When I was a consultant looking to help corporations and governments solve energy and environmental problems, I waited for people to say things to me like “Because that’s the way we’ve always done it” and “Why would we want to over-complicate things?” Sometimes you don’t find problems in those realms, but they’re always good places to start.

Make sure to check out my latest column at Talking Writing magazine. This winter’s piece is called “Quality, Schmality – Indie Lit Rocks!” It’s actually on target with this post here. 

This is the direct link to Stahl’s piece: http://www.cbsnews.com/news/sex-matters-drugs-can-affect-sexes-differently/

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  • Mary wulff Posted February 10, 2014 9:32 pm

    The story just blew my head off. Yes, the implications are enormous and so much change is needed. I have actually wondered about this often before. My experience with any meds is I need about half as much as my husband for almost every med I take. Have tried to explain this to our Dr. And he says the lowest dose will b fine for me. In fact the side effects of the lowest recommended doses are way too much. Women are forced to tinker with prescriptions with little or no advice from professionals. I took ambian years ago for about a month and could not wake up if I was sleg hammered in the head, could not even hear the phone or alarm right next to me. Scary and dangerous. Hope everyone reads or watches this story. This is going to shake some big trees in the medical and pharmaceutical world!
    Agree with you that really little today can be taken at face value and there are always questions to ask and new truths to be discovered, without holding on to die hard long held beliefs and assumptions, the possibility for positive change in any area grows daily. Preaching my poorly studied or understood sermon today!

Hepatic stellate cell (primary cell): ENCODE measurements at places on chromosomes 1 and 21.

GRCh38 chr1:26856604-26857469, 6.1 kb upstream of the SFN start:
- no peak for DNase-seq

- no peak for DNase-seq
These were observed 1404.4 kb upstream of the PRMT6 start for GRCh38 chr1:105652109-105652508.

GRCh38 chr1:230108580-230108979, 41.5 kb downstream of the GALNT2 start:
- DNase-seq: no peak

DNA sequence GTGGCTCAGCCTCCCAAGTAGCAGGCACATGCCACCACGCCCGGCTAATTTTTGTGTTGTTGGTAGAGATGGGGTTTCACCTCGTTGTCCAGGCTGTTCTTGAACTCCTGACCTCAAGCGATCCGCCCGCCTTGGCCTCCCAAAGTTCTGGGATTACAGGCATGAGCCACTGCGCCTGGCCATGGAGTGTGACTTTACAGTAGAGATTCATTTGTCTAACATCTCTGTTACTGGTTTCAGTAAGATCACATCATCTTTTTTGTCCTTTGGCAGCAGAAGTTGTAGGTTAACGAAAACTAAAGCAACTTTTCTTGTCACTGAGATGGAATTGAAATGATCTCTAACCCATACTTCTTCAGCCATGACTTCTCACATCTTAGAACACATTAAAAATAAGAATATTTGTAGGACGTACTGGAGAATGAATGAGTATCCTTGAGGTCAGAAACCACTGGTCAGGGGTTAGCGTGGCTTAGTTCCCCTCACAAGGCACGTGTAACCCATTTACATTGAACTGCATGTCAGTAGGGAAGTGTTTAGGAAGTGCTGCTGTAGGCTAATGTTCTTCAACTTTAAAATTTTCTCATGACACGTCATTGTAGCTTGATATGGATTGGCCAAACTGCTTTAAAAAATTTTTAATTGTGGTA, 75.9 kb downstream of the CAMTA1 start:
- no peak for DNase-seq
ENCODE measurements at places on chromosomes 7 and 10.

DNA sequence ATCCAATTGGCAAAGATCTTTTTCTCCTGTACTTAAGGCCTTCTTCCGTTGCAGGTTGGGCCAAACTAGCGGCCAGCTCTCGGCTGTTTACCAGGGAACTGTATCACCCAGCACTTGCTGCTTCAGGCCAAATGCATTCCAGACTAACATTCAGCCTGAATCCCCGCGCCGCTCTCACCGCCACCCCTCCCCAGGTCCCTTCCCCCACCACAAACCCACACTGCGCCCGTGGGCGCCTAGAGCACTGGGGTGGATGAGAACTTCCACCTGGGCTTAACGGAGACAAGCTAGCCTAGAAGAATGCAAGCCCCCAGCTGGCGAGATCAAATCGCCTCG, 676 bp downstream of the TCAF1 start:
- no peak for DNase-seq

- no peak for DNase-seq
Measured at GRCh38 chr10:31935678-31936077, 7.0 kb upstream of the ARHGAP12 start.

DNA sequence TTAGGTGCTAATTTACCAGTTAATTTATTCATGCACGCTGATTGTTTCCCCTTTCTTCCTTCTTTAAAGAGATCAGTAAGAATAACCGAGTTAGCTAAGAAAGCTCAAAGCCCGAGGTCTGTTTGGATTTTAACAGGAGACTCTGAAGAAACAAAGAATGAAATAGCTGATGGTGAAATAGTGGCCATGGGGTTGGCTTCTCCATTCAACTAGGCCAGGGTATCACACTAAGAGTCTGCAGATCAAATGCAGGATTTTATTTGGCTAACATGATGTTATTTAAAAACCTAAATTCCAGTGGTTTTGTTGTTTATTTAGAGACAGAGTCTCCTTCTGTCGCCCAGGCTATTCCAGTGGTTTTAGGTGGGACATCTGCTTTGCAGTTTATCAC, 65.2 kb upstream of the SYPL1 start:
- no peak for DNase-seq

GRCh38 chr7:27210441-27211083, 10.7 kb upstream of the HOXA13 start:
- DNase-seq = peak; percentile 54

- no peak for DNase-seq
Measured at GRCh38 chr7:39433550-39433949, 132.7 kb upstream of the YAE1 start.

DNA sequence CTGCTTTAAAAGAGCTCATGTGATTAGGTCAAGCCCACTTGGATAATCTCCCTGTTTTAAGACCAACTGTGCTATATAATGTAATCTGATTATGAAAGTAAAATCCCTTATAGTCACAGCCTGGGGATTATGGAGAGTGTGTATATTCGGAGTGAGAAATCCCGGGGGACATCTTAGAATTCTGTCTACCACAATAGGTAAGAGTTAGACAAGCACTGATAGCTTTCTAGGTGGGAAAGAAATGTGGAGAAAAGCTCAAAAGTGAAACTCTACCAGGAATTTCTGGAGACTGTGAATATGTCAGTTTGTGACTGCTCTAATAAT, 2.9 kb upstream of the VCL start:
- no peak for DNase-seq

The 60 min’s story followed by 3 hours of Beatles was a great night !

  • davidbiddle Posted February 10, 2014 10:44 pm

    We did the same last night though with a little one hour interlude to watch True Detectives (which was the darkest and hairiest episode of anything I’ve ever seen on TV). Thank God the Beatles were on for that last half hour. “Hey Jude don’t be afraid.”

    • Mary Wulff Posted February 11, 2014 11:11 pm

      We are also hooked on True Detective. HBO is putting out the best television out there in TV Land!

  • David Biddle Posted February 11, 2014 11:30 pm

    We are Showtime fiends as well. The boys and I love Californication. And the whole family gathers every Sunday night for new episodes of Homeland. But you’re right about HBO. In fact, I think it’s safe to say that TV can no longer be called the Idiot Box…at least cable.

    Even more important, the amazing shows on all over the place are making novel reading even less of a vital thing these days, especially for young people.